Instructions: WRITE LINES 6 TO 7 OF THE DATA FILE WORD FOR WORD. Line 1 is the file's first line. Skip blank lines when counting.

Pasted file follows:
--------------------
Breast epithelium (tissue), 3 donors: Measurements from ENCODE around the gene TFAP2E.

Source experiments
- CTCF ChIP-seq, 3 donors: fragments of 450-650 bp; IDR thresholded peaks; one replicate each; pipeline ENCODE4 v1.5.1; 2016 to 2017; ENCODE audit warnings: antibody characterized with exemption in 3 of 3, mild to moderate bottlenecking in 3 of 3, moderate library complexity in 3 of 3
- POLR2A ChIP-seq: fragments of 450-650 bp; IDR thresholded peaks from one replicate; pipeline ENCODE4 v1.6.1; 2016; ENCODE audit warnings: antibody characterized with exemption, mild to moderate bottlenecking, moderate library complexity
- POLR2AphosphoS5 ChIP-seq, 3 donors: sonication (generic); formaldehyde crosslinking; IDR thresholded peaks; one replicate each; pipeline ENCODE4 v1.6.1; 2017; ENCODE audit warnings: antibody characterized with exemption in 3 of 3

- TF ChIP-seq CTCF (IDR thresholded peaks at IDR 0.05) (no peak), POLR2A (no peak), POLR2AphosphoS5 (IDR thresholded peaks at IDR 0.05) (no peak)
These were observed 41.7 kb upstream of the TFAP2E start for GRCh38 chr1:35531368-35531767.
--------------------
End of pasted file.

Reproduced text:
- TF ChIP-seq CTCF (IDR thresholded peaks at IDR 0.05) (no peak), POLR2A (no peak), POLR2AphosphoS5 (IDR thresholded peaks at IDR 0.05) (no peak)
These were observed 41.7 kb upstream of the TFAP2E start for GRCh38 chr1:35531368-35531767.